Athletes are always looking for an edge that will improve performance.
Often these efforts are ill-advised and at times harmful. One practice that has become popular among high-level athletes is the use of smelling salts to increase alertness.
Smelling salts consist of spirits of ammonia. The use of smelling salts dates back to the Roman Empire but they became popular during the Victorian era. They were used to help revive women who were fainting.
Syncope or fainting is a loss of consciousness as a result of a slowed heart rate triggered by a vagal reflex. This reflex is often initiated by dehydration, anxiety or pain. Ammonia salts directly irritate the nasal mucosa and elicit a noxious reflex. This causes the heart to beat faster and hopefully counteract the vagal response.
Approximately 50 years ago, they became popular in sports to supposedly counteract the effects of head trauma. Smelling salts became popular in boxing where their use eventually was banned.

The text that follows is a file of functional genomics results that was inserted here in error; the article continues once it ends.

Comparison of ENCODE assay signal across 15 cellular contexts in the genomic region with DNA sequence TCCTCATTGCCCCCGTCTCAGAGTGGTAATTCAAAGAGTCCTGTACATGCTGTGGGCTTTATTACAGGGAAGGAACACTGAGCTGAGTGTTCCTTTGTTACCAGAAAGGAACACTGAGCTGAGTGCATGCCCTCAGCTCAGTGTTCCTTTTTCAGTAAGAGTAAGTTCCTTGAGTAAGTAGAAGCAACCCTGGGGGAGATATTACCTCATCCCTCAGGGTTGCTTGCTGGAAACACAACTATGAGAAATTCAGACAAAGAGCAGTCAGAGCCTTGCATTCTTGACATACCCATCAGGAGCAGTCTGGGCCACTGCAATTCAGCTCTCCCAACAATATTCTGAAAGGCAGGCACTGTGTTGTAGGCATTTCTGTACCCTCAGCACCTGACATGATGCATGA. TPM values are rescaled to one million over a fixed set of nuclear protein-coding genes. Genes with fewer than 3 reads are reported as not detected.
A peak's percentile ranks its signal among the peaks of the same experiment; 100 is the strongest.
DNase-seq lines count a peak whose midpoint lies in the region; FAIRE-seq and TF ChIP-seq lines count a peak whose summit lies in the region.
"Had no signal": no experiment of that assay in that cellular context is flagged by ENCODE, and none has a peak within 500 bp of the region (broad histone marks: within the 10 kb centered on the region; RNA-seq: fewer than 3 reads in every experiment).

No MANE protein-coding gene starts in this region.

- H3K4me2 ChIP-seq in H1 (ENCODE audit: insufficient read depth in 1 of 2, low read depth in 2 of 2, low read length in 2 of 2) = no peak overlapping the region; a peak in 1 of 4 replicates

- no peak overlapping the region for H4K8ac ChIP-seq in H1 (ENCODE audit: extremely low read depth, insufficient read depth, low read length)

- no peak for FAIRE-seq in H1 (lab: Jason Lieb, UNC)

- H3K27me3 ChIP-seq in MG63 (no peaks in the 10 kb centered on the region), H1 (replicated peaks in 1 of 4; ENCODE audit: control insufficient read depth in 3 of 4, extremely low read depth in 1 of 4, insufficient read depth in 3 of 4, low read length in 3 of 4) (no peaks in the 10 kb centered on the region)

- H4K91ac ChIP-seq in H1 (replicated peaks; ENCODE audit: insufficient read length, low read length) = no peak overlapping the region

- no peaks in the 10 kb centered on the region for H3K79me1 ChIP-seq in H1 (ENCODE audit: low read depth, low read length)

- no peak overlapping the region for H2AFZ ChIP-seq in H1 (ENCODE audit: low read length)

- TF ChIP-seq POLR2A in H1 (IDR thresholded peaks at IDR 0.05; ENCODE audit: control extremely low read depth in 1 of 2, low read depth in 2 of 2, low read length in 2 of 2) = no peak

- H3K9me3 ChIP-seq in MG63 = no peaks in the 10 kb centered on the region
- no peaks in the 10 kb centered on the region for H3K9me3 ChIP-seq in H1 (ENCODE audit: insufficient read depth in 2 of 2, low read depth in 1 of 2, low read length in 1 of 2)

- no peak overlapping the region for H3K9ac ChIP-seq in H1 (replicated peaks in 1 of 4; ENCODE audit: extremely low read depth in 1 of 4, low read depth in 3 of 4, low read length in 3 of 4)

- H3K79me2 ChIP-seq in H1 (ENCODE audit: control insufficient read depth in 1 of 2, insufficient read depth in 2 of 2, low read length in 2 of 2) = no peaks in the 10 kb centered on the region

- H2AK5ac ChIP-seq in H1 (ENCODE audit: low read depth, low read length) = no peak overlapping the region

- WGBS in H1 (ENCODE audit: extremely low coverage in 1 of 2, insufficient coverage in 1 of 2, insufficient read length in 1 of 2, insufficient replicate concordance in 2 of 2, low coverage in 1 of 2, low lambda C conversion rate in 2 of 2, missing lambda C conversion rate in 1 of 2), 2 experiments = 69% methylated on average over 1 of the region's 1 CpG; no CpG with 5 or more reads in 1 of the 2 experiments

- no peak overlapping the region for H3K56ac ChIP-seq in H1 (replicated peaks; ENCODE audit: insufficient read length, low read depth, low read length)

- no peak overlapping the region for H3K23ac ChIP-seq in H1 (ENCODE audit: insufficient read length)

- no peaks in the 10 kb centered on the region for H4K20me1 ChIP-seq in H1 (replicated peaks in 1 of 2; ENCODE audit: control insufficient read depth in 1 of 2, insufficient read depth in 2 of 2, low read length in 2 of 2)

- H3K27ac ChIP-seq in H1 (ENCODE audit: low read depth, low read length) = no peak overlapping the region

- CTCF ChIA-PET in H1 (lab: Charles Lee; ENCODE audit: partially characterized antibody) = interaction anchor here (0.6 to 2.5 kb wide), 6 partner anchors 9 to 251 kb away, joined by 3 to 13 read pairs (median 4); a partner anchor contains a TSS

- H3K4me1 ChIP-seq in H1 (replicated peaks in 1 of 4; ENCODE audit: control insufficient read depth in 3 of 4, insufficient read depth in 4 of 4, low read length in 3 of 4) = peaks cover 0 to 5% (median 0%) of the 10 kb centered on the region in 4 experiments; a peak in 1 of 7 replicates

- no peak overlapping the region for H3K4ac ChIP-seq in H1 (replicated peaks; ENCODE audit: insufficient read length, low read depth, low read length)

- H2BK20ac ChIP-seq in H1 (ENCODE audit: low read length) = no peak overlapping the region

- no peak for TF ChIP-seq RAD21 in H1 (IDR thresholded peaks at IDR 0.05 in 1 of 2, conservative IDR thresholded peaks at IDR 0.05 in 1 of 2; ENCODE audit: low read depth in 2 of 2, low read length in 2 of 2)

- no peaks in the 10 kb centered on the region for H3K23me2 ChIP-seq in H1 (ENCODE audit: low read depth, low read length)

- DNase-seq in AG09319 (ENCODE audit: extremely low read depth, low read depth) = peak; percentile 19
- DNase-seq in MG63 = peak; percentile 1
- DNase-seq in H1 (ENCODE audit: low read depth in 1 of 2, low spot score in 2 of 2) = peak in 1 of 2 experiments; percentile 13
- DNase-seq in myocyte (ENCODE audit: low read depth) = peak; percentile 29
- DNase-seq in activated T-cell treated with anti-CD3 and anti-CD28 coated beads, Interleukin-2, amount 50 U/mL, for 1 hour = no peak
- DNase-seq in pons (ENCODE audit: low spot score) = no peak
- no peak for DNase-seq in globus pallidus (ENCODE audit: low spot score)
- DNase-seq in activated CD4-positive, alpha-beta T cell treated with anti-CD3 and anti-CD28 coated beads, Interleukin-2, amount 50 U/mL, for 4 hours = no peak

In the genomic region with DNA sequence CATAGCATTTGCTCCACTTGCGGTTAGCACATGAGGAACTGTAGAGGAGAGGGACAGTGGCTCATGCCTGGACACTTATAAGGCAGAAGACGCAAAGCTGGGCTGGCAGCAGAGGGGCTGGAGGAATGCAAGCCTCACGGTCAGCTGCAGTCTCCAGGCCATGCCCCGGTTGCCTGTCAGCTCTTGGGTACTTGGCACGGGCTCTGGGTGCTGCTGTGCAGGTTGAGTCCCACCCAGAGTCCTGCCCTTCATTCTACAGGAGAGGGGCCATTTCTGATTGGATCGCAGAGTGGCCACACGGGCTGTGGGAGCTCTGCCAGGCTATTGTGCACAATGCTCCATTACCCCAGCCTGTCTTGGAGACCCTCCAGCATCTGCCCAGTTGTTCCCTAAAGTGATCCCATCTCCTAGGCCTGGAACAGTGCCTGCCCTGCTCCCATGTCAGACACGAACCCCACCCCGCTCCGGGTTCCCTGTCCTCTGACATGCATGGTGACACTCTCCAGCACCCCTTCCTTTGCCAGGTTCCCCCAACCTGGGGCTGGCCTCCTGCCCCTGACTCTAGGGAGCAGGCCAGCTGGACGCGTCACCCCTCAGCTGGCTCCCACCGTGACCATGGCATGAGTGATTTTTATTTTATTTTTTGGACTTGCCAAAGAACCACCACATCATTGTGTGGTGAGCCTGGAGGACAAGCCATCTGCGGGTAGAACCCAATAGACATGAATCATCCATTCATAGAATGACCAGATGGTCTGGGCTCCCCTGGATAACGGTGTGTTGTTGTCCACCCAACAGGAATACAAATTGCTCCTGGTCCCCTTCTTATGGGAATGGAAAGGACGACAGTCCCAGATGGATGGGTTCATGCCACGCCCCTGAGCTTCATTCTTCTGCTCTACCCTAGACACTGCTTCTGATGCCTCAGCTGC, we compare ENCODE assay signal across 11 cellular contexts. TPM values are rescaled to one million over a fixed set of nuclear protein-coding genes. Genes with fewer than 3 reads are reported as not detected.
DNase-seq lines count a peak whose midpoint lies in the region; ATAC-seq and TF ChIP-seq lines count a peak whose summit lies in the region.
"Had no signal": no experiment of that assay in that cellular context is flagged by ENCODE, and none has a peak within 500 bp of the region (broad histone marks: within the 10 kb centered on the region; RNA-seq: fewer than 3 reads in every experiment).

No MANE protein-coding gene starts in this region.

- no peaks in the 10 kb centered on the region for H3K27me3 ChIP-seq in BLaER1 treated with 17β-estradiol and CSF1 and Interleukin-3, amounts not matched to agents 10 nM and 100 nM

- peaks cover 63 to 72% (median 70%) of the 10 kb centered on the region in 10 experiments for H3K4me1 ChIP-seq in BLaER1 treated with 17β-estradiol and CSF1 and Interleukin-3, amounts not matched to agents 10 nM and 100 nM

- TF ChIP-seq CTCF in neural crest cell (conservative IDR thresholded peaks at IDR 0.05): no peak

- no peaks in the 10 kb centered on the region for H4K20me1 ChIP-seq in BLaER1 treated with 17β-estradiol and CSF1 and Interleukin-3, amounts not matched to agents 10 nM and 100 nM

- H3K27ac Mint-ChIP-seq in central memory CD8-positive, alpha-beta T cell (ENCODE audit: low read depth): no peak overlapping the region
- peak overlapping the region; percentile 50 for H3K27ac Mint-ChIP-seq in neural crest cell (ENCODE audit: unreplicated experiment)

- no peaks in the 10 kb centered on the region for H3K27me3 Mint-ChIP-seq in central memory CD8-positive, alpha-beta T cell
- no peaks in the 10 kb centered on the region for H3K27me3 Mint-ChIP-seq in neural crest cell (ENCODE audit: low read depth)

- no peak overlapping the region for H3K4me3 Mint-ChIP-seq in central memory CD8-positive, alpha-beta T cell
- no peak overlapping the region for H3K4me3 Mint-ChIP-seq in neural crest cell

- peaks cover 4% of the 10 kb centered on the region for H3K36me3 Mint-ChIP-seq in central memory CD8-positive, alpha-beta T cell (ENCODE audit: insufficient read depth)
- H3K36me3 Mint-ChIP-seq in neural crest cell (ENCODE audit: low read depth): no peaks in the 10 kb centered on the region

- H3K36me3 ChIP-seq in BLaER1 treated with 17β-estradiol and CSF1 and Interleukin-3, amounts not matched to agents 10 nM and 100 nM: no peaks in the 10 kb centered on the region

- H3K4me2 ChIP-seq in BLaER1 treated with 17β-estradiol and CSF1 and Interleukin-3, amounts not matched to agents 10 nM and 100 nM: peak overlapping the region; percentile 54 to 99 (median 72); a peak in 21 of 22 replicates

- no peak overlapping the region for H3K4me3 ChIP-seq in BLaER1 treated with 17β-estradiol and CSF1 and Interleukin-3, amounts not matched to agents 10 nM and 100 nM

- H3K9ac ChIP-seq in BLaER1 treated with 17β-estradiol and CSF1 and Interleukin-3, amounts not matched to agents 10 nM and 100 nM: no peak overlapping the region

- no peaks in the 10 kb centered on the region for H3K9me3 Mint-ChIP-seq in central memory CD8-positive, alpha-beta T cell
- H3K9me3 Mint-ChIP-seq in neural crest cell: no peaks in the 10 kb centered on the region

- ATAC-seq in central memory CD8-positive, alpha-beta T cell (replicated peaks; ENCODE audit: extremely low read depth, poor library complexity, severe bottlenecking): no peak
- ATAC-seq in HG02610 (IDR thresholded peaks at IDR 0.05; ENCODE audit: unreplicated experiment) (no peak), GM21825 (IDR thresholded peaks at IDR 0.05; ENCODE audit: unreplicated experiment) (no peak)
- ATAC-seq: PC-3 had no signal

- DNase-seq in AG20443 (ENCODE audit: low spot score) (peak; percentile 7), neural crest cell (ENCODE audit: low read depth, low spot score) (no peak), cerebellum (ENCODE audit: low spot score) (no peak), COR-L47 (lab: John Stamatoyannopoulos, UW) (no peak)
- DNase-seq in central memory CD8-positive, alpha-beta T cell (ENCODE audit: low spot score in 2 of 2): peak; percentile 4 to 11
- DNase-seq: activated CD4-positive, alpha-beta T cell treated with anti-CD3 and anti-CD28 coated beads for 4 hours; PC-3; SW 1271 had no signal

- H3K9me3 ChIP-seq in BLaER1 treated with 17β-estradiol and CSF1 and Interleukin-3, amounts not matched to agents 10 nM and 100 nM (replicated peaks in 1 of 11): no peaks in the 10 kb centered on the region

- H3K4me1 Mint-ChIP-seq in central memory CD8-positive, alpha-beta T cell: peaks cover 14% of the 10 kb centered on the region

Trauma patients often suffer neck injuries that may be undetected. The first response to the noxious smell is to suddenly jerk the head away from the stimulus. This can result in dislocating an injured spine and potential paralysis.
More recently, athletes have begun to use smelling salts with the belief that their use will keep them more alert.
The use of smelling salts is particularly popular among football and hockey players who believe this reflex will counteract the effects of concussion.
Recent estimates report 80 percent of NFL players using smelling salts, according to a recent article in ESPN The Magazine.
It is only natural that athletes at lower levels will follow this practice.
Smelling salts should only be used in limited situations under the guidance of a health professional.
Coaches, parents and athletic trainers are crucial to ending the inappropriate use of smelling salts in young athletes.
Dr. Alessi is a neurologist in Norwich and serves as an on-air contributor for ESPN. He is director of UConn NeuroSport.